The Five Whys as a Practical Tool for Problem Solving

Julie Entwistle, MBA, BHSc (OT), BSc (Health / Gerontology)

Being fully aware of a situation requires reflection and inquiry.  Yet, often what we see and feel on the surface is not necessarily what is truly going on.  Think of those times where you have become upset at your spouse, child, or parent to later realize that what you thought were upset about was really grounded in something else.  I know personally, I use long walks with my dog and music to try and understand any sources of discontent.  I find my walks enlightening and always try to ensure that I don’t speak too soon about a problem until I have taken that time to reflect.

At a recent seminar, we discussed the value of using the Five Whys to develop awareness.  This technique is grounded in the manufacturing industry to find the root cause of a problem.  For example, a conversation might go something like this:















Why did a screw get missed on that tire?



That was missed by John.






Why did John miss that?



The line is moving too fast and he is missing every 15th tire.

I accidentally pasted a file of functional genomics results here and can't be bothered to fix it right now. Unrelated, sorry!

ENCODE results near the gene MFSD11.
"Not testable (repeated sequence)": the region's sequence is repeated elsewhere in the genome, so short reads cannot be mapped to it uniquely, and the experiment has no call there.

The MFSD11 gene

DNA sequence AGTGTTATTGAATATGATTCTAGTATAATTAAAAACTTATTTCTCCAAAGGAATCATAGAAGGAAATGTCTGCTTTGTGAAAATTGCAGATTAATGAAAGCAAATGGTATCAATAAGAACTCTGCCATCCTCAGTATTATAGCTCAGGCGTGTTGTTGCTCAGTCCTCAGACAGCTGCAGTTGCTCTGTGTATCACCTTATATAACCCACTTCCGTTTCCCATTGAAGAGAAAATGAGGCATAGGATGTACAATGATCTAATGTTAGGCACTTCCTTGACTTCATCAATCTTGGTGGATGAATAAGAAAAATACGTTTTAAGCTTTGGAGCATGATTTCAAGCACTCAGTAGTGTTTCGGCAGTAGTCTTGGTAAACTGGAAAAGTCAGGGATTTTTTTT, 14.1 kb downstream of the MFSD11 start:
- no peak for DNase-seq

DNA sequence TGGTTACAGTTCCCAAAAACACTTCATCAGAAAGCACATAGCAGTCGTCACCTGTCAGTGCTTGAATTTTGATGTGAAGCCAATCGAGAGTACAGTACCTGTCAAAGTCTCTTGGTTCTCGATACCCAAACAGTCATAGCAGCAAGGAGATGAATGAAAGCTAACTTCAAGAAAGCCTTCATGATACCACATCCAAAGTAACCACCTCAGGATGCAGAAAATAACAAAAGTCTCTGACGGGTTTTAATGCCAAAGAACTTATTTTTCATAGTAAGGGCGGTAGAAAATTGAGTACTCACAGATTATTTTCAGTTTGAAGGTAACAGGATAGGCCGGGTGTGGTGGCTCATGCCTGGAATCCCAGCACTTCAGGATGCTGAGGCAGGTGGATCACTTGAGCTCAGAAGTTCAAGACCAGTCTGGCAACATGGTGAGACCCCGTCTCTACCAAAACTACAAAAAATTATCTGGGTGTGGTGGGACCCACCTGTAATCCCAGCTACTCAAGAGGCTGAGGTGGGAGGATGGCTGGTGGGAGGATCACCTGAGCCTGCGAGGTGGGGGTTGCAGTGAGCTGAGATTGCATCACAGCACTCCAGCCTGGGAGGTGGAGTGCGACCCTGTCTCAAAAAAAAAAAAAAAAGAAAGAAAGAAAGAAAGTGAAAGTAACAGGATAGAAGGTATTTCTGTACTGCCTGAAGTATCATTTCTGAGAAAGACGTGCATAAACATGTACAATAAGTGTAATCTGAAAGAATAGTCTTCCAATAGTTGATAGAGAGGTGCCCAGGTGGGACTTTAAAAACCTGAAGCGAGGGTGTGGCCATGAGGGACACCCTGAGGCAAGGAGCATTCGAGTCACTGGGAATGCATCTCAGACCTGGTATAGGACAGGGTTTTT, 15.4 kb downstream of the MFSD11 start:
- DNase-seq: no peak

Why is the line moving too fast?



We have deadlines that we are not sure we will make.






Why can’t we meet the deadlines?



We have three staff off right now.






Why are they off?



They are injured and have not been replaced.



By the fifth why, the relationship between the current problem and the root problem is determined.  Now, consider the use of that in daily life.  Why am I angry?  Because the kitchen is a mess.  Why is the kitchen a mess?  Because the kids ate and didn’t clean up.  Why didn’t they clean up?  Because they were going to be late for practice.  Why were they going to be late for practice?  Because they forgot about the practice.  Why?  Because it was not written on the calendar.  So, we can get angry at our kids for not cleaning the kitchen, or realize the root cause was our fault when we failed to use the strategy (the calendar) that helps them to manage their time.

Try using the Five Whys in practice when trying to solve a problem.  See if that helps you to truly succeed in understanding situations, getting to the root cause, and being able to make change to prevent the problem from reoccurring.